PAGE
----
At 15 mph (24 kph), the impact Gs from suddenly sliding into a wall or other obstacle drop to a potentially survivable 30 G. But that's going to depend on what they hit (a wall spreads the force out more evenly, while striking a counter is probably completely fatal) and how tough they are. Regardless, they're going to suffer major, life-threatening injuries even at that relatively low speed.

Here, we've brought the impact force down to about a mere 20 653 Newtons (4 643 lb., 21 kJ or about 5 g of TNT).

At 10 mph (16 kph), we're down to about 13 G. That's painful but survivable, with about 9179 Newtons of impact force (2064 lb. or 2.2 g of TNT). But I wouldn't want to be going anywhere above that when I teleported.

Note, too, that if he's dumb enough to jump into the kitchen and misjudges his position, then there's now a mass from the kitchen that's sitting at rest in the car and about to strike the seat back he just left or the windshield with those same Gs, which will be destructive to the car and will likely pose a serious distraction to the driver.

If this power is held by a significant percentage of the population, there would be laws and public service announcements and stuff to prevent idiots from doing this sort of thing...

Teleporting with momentum is a bad idea.

Friends don't let friends teleport from moving vehicles.

A few commenters talk about surviving car crashes at higher speeds than above. I just want to mention that in a modern car, the vehicle is specifically designed with crumple zones, air bags, safety restraints, and numerous other safety features. All of this means that, in the split-second timing of the crash, the driver experiences far fewer Gs of force than the total potential Gs of two vehicles colliding. Unless your teleporter has the forethought to wrap themselves in bubble wrap (do NOT try this at home), they won't get the benefit of deceleration until their front half collides with the wall or counter. They instead get to let their internal organs and skeletal system absorb all of that energy all at once.

• Indeed well you can get a fairly good idea of the sort of damage simply by reversing the situation and imagine standing still and being hit by the vehicle you just teleported from. Granted the different shapes and structural properties involved would change the exact effects but the person remains just as squishy in either scenario and will for the most part be fatally squished with largely similar results either way. Especially since in vehicle collisions the mass of the human is generally the limiting factor in the actual force transfer because it barely slows while getting you up to speed. – MttJocy Nov 30 '18 at 17:08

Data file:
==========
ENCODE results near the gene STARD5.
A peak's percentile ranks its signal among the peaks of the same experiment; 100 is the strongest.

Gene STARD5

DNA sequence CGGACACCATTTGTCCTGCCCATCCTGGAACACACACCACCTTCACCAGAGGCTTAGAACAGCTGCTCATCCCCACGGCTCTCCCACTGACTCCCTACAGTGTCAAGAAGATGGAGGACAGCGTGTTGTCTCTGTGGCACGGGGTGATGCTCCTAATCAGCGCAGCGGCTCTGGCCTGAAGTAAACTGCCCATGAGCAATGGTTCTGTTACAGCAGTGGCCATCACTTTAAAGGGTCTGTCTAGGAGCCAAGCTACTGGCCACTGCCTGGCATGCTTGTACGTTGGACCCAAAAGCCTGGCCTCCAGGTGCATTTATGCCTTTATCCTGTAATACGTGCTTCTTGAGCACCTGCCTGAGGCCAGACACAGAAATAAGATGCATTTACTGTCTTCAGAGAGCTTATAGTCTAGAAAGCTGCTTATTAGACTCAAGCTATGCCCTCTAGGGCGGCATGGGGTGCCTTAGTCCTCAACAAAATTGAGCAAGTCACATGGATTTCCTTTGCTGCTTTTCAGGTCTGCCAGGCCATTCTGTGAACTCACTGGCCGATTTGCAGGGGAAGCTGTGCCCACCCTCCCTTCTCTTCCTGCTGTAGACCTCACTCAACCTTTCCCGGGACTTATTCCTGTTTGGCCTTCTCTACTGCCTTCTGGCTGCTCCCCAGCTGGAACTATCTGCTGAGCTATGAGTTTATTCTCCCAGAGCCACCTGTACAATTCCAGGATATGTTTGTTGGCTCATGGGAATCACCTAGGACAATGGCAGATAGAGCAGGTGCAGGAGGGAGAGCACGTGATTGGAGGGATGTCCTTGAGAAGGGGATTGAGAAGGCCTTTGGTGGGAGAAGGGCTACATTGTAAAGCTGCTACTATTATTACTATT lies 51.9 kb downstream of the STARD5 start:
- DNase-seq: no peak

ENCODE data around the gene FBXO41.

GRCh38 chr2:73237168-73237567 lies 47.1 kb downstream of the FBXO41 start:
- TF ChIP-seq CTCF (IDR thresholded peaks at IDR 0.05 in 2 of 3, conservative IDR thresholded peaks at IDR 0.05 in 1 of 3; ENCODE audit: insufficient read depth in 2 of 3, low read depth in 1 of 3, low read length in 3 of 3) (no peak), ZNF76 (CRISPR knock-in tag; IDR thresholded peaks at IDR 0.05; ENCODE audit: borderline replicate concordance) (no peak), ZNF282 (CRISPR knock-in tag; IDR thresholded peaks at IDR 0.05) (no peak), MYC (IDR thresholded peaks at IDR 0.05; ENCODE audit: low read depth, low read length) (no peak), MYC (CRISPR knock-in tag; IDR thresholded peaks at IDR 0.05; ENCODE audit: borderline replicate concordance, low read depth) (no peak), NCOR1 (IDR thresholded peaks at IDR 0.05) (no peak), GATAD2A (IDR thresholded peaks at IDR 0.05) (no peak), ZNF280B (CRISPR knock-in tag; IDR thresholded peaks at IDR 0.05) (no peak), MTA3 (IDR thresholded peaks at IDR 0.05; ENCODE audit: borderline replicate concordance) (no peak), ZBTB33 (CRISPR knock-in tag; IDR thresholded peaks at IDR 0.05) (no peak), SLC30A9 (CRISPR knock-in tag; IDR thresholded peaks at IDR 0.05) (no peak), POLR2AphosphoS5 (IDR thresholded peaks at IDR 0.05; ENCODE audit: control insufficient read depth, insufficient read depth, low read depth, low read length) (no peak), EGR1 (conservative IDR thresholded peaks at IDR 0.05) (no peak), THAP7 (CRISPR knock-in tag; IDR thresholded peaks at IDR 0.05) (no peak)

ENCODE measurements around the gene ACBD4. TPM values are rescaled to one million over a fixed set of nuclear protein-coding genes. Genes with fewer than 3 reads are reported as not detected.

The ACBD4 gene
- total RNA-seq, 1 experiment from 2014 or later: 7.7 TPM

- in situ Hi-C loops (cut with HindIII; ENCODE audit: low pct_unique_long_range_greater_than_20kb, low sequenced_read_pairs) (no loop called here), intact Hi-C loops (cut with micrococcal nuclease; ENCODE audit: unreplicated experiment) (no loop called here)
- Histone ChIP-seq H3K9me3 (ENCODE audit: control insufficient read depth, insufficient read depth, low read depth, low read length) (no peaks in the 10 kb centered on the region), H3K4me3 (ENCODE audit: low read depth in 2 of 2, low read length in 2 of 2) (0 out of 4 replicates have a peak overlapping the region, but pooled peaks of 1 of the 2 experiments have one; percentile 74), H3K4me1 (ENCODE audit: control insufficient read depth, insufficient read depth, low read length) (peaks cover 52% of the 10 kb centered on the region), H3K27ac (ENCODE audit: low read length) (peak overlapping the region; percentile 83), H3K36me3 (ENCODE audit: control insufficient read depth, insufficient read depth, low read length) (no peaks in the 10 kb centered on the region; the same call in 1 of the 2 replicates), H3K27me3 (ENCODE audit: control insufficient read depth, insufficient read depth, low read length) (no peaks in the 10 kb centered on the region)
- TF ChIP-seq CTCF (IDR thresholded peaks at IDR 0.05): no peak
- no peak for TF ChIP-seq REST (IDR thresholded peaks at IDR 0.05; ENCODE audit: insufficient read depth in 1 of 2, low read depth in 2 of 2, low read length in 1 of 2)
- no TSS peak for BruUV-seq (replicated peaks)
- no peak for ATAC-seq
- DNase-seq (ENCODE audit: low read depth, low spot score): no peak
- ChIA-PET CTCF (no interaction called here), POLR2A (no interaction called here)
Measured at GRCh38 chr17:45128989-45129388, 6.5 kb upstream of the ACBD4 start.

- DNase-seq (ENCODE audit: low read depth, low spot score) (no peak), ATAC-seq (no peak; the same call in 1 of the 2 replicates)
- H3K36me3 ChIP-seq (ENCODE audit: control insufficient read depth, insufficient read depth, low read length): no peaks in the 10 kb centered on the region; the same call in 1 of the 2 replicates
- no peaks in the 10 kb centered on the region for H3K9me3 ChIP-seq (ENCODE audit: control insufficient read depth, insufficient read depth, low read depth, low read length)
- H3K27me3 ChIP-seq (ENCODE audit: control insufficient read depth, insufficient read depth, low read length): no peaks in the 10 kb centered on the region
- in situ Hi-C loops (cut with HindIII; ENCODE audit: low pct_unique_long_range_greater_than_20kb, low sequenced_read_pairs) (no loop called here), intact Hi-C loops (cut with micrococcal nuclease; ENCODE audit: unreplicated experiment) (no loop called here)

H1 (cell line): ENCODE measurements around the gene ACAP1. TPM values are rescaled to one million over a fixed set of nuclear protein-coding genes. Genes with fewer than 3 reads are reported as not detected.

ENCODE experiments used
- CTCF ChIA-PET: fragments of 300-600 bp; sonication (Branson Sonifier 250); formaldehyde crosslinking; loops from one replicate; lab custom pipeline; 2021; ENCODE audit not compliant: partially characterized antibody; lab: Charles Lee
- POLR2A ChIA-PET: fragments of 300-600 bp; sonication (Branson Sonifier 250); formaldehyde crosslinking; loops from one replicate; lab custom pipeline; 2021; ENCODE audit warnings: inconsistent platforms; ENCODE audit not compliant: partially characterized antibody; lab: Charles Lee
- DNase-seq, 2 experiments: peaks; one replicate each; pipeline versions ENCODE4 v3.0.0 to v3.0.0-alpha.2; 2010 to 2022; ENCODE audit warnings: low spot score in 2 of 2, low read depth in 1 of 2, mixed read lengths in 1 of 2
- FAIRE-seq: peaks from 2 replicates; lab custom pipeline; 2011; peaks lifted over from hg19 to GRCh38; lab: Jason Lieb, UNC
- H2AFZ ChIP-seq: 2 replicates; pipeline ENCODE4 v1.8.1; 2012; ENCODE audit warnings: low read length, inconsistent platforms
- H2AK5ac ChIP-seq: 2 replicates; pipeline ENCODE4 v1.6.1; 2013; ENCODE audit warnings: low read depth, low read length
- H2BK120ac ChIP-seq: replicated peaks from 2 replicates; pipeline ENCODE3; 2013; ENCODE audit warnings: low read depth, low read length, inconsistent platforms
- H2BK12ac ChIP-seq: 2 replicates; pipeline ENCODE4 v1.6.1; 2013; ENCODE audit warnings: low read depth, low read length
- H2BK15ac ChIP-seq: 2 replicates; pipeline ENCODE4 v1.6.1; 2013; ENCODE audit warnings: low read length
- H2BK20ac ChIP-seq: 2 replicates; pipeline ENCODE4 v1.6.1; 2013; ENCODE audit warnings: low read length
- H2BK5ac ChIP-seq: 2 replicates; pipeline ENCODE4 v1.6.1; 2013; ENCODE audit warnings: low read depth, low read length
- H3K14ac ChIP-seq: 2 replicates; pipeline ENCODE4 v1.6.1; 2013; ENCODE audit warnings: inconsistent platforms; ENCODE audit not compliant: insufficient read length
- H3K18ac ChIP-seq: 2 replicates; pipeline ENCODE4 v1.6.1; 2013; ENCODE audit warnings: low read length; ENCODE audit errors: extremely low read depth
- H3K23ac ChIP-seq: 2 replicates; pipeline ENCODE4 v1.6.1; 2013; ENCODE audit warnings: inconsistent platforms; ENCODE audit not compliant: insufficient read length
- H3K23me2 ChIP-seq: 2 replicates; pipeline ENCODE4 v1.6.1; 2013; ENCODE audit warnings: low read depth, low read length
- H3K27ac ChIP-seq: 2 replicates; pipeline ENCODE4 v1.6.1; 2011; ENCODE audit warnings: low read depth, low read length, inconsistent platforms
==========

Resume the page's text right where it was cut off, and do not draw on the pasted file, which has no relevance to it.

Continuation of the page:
• Yep. Humans are basically water balloons... Really messy water balloons. – CaM Nov 30 '18 at 17:10
• Indeed or as the crystaline thingie in that one star trek episode aptly described the humanoid crew "Bags of mostly water" – MttJocy Nov 30 '18 at 17:13
• Did not think that it would be that deadly with a low speed . The protagonist should be careful! – Ted Pwyll Dec 2 '18 at 11:20
• I was in a motorcycle vs pickup truck head on crash - I was not in the truck. 40 mph me/ 55 mph pickup truck = 95 mph closing speed. Bike destroyed, pickup damaged but driveable. Not so much me. I survived, however suffered structural failures - significant portions of my skeleton are now held together via metal fasteners and strips. Bike frame & tank collapse dissipated much of the energy; serious track-quality riding armour helped protect my internal organs against fatal crush damage; still suffered much crush damage - but lived. Your protagonist needs serious gear. – GerardFalla Mar 26 at 15:39

Both volume exchanged keep their respective velocity relative to Earth.

Oh boy this is gonna be fun. Not to the teleporter though.

Which imply there won’t be any problem if the protagonist exchanges place between North Pole and equator

Nope :)

You see, there is a reason why the best places to launch a rocket into space are close to the equator. You get a boost to your orbital velocity by starting from a point on Earth that is moving faster linearly, relative to the rotation axis.